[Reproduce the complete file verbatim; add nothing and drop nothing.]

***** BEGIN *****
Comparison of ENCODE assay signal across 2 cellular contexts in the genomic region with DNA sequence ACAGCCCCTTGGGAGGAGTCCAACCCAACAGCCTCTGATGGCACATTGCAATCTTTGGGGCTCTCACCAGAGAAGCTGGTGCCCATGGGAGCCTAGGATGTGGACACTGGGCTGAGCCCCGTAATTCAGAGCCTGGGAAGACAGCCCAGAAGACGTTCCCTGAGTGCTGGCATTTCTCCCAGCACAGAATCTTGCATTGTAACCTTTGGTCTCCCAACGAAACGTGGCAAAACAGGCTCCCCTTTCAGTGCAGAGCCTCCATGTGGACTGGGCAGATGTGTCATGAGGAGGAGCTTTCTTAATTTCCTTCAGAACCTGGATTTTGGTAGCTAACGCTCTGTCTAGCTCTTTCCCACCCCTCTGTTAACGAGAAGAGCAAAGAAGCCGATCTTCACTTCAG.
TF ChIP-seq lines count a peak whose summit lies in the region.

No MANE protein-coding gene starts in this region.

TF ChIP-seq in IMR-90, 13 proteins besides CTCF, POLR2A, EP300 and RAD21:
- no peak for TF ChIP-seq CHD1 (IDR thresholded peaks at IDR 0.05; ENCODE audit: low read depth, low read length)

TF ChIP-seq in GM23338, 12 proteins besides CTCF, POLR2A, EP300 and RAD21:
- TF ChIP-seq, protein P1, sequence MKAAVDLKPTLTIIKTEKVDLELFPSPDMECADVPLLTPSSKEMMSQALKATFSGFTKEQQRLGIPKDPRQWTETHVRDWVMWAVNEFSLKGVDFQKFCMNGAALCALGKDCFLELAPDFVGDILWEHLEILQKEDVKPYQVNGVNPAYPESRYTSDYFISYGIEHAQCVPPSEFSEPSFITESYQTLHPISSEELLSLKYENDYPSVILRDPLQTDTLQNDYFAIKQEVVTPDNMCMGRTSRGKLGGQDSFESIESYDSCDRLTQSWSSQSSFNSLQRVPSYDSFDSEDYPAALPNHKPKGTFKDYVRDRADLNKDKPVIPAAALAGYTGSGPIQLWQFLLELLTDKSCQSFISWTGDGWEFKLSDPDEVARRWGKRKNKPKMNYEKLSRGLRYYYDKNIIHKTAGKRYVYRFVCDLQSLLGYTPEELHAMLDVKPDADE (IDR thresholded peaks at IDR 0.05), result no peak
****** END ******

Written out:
Comparison of ENCODE assay signal across 2 cellular contexts in the genomic region with DNA sequence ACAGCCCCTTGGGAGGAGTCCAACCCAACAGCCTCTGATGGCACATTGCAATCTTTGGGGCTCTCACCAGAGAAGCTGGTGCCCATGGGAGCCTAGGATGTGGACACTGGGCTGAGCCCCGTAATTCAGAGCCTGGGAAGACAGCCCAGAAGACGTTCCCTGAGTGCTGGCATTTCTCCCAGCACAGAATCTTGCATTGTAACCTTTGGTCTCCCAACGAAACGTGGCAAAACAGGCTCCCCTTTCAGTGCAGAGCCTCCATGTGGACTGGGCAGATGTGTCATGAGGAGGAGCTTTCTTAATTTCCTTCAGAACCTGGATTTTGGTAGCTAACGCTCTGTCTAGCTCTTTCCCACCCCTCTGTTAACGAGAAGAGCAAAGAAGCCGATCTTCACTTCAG.
TF ChIP-seq lines count a peak whose summit lies in the region.

No MANE protein-coding gene starts in this region.

TF ChIP-seq in IMR-90, 13 proteins besides CTCF, POLR2A, EP300 and RAD21:
- no peak for TF ChIP-seq CHD1 (IDR thresholded peaks at IDR 0.05; ENCODE audit: low read depth, low read length)

TF ChIP-seq in GM23338, 12 proteins besides CTCF, POLR2A, EP300 and RAD21:
- TF ChIP-seq, protein P1, sequence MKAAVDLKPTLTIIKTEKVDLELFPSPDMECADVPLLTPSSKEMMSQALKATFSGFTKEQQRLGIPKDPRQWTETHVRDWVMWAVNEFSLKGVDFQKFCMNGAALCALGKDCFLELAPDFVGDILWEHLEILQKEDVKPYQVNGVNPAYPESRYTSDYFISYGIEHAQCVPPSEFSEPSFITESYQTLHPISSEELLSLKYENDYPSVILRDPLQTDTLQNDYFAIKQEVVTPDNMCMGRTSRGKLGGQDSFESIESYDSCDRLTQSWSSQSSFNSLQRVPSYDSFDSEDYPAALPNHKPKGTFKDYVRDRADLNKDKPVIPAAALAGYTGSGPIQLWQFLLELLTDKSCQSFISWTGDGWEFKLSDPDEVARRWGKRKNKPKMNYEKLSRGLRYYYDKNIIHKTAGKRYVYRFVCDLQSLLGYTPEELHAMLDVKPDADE (IDR thresholded peaks at IDR 0.05), result no peak